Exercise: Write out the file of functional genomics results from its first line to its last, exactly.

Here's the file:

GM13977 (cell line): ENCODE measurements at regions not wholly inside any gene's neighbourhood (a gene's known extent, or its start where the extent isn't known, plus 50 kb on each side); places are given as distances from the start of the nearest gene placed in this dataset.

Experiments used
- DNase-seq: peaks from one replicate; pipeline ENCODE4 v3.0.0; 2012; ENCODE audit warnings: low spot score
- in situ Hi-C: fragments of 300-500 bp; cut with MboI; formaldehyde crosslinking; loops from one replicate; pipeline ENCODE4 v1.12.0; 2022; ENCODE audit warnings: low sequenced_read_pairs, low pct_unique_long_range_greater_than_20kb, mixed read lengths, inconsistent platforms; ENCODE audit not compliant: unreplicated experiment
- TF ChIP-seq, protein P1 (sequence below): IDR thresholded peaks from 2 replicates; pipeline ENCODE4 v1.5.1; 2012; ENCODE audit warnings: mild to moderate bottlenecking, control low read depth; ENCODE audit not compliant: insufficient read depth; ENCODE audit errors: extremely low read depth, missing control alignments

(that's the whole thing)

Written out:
GM13977 (cell line): ENCODE measurements at regions not wholly inside any gene's neighbourhood (a gene's known extent, or its start where the extent isn't known, plus 50 kb on each side); places are given as distances from the start of the nearest gene placed in this dataset.

Experiments used
- DNase-seq: peaks from one replicate; pipeline ENCODE4 v3.0.0; 2012; ENCODE audit warnings: low spot score
- in situ Hi-C: fragments of 300-500 bp; cut with MboI; formaldehyde crosslinking; loops from one replicate; pipeline ENCODE4 v1.12.0; 2022; ENCODE audit warnings: low sequenced_read_pairs, low pct_unique_long_range_greater_than_20kb, mixed read lengths, inconsistent platforms; ENCODE audit not compliant: unreplicated experiment
- TF ChIP-seq, protein P1 (sequence below): IDR thresholded peaks from 2 replicates; pipeline ENCODE4 v1.5.1; 2012; ENCODE audit warnings: mild to moderate bottlenecking, control low read depth; ENCODE audit not compliant: insufficient read depth; ENCODE audit errors: extremely low read depth, missing control alignments